As you reach the age of 65 and the possibility of retirement, it is time to start thinking about your healthcare.  The first question that usually comes up is: What is Medicare? You might also have questions about the coverage provided by Medicare or when you will qualify for coverage.   Get your questions answered early so that you don’t miss the important enrollment dates and coverage eligibility.

What is Medicare?

Medicare is a health insurance program that was established and signed into law by Lyndon B Johnson in March of 1965.  The purpose of Medicare was to provide a health care option for those that were reaching the age of 65 and no longer eligible for an employer’s health plan.  The coverage was also extended to include those that are disabled and receiving social security benefits.What is Medicare

Navigating the rules of eligibility, enrollment and what exactly is covered can be confusing.  There are resources available to help those that are eligible for coverage.  Websites such as www.medicare.gov can help provide a better understanding of the coverage available and how and when to apply for coverage. An extensive description of each part of Medicare and the benefits included, how and when to sign up, and who is eligible is included in this website.

There are basically three major parts of Medicare coverage.  Each part covers different aspects of your overall health insurance needs so all parts are generally purchased together to ensure no gaps in coverage.

Medicare Part A is the portion of Medicare provides comprehensive coverage for most of the large ticket claims such as hospital care, skilled nursing facility care and home health services.  States may have specific rules as to where and how Medicare treatment will be received but all states must meet the original Medicare guidelines set by the federal government. There is generally an additional small premium for this portion of coverage.

Medicare Part B is responsible for the day to day basic health care situations including lab tests, surgeries and doctor visits.  Part B will also cover things such as preventative care, durable medical equipment and mental health coverage.

In 2006, Medicare Part D was established to cover out-patient prescription drug coverage for all recipients of Medicare.  There is an extra premium for this coverage.  Several different drug plan options are available to meet all recipients’ needs.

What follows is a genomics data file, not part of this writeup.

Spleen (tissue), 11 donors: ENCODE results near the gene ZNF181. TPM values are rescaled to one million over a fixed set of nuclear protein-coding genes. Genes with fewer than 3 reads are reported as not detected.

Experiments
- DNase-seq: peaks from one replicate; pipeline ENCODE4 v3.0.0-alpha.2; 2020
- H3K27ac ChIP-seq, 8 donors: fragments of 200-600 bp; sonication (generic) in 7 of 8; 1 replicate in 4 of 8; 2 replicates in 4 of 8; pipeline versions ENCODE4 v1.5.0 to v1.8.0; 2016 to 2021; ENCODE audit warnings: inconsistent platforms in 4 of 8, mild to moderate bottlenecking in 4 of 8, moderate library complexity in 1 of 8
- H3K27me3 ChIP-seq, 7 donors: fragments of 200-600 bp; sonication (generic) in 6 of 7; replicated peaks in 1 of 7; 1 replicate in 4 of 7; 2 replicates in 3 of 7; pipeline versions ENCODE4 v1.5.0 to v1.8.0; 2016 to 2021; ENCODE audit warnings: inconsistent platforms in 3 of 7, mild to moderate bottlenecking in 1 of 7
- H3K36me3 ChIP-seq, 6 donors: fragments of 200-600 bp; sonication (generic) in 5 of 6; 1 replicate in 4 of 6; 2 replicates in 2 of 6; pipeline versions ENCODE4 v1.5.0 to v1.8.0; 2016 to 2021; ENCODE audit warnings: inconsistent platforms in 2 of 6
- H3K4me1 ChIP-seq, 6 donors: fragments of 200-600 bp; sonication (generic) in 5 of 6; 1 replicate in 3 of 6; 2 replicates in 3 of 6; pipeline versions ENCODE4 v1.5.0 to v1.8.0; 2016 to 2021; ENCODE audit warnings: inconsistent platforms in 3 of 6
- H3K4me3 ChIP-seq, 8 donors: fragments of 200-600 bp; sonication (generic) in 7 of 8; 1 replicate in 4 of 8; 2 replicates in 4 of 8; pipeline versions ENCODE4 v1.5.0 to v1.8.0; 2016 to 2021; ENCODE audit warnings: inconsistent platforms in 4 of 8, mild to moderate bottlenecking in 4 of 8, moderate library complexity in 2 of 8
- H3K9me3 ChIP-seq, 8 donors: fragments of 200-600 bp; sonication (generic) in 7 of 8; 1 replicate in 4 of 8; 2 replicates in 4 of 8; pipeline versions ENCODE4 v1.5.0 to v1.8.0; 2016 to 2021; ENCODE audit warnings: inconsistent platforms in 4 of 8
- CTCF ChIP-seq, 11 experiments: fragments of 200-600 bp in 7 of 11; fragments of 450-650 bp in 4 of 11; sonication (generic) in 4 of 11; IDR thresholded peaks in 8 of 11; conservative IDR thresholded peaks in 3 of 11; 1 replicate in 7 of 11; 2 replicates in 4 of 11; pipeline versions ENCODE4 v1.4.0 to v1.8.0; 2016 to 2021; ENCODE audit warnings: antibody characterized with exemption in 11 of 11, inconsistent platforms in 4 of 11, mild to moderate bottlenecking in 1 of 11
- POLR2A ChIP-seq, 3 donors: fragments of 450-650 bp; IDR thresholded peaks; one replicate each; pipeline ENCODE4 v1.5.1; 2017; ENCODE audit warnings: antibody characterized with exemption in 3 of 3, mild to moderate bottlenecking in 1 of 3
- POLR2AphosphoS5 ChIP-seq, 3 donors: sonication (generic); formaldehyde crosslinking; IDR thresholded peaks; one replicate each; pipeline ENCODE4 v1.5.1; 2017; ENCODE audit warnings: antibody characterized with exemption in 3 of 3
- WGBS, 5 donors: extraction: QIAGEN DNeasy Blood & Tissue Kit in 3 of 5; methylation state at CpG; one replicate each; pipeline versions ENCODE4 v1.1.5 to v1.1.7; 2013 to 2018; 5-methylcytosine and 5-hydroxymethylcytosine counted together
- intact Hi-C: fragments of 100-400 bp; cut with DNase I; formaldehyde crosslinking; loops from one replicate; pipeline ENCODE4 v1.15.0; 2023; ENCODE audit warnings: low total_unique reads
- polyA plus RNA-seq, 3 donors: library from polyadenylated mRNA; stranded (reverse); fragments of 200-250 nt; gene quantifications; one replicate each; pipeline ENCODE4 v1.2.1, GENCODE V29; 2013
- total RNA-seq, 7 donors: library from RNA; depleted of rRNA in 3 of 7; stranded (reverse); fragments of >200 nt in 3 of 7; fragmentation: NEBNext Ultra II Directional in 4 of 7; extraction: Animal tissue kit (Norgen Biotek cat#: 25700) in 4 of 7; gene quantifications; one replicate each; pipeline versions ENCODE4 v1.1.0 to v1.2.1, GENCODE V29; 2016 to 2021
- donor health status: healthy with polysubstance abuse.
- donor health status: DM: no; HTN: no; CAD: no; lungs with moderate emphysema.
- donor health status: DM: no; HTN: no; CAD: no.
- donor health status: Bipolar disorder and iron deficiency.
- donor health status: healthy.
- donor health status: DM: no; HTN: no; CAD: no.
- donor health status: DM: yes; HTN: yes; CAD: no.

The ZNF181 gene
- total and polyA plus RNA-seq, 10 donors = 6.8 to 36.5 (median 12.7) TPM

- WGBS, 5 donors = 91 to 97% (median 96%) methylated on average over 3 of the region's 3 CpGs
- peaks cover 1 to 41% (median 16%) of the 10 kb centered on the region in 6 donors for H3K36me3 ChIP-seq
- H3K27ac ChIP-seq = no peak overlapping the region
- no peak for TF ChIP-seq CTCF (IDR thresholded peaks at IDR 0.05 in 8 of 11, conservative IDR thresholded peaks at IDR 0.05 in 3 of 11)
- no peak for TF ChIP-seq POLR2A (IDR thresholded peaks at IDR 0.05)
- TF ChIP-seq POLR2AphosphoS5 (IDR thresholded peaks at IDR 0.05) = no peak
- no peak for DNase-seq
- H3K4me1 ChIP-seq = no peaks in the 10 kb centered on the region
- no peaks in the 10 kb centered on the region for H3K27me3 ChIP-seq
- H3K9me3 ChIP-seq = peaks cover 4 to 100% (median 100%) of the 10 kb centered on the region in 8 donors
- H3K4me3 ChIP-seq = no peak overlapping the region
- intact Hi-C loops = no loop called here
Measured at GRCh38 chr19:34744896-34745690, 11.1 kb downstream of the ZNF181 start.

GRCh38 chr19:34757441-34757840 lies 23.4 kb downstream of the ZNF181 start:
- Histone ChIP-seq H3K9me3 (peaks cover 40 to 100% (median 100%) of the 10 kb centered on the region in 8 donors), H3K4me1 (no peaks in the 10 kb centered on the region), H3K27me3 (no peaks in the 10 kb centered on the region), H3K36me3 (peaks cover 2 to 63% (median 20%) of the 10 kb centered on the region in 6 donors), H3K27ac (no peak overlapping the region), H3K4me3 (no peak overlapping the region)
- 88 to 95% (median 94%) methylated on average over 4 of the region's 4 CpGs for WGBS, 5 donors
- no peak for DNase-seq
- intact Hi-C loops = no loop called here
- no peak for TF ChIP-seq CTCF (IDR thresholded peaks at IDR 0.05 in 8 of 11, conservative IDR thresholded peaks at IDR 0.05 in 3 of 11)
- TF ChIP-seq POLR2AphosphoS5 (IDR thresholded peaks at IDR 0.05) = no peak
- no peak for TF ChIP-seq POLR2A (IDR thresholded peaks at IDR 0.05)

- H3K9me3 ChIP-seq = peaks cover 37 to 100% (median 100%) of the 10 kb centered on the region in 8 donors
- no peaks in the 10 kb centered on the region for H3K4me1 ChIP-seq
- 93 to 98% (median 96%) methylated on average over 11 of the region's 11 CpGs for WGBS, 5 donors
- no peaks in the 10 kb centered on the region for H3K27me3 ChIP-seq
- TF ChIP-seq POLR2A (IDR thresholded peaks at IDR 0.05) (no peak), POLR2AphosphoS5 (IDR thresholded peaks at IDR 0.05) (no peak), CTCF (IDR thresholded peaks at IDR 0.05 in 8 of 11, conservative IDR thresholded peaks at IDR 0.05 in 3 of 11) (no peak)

You might be asking why did we skip “C?” Well Medicare Part C is a little different.  Medicare Part C, mostly called “Medicare Advantage” referred to Medicare-approved private health insurance plans. We’ll cover Medicare Part C plans more in a later blog post.

Medicare A & B coverage is available on the first day of the month in which you turn 65.  Medicare benefits are also available to those under age 65 if deemed disabled by the Social Security office.  However, there is a 24 month waiting period from the date of being deemed disabled until Medicare eligibility is available.

Even if you are still fully employed and enrolled on a company medical plan you are still generally eligible to enroll in Medicare when you reach the age of 65.  When private coverage is involved there will be a coordination of benefits between the private carrier and Medicare.  One insurance carrier will be considered primary and the other will be the secondary coverage.  The federal government has very specific rules as to how coordination of benefits will be handled between a private insurance company and Medicare. Generally the determination is based on the size of your employer.  If your employer employs 20 or more employees then your private carrier will be the primary payer.  If your employer employs less than 20 employees Medicare will be the primary payer.  There are special situations where other requirements may be followed.

Department-of-health-and-human-services-logoAlthough you are eligible to enroll in Medicare when your first turn 65, you may choose to wait, especially if you have coverage through an employer.  You will have opportunities to enroll after your period.  Each year there is a general enrollment period for Medicare in which applicants can enroll for coverage between the dates of January 1st and March 31st. During the yearly open enrollment your coverage will not begin immediately as it would if you had enrolled when first eligible.  Instead your coverage will begin on July 1st.

There are also special enrollment periods that apply to those that didn’t enroll when first eligible because they were still employed and chose to stay on their employer’s plan.  You are eligible to sign up at any time while you are still working or you have an eight month period after you terminate your employment to enroll. You will generally not have to pay any kind of penalty for late enrollment if you qualify for a special enrollment period.

Medicare coverage is an important benefit for those 65 and older or those disabled by social security.  It will give you the benefits necessary to cover any health conditions that may develop in your elder years.

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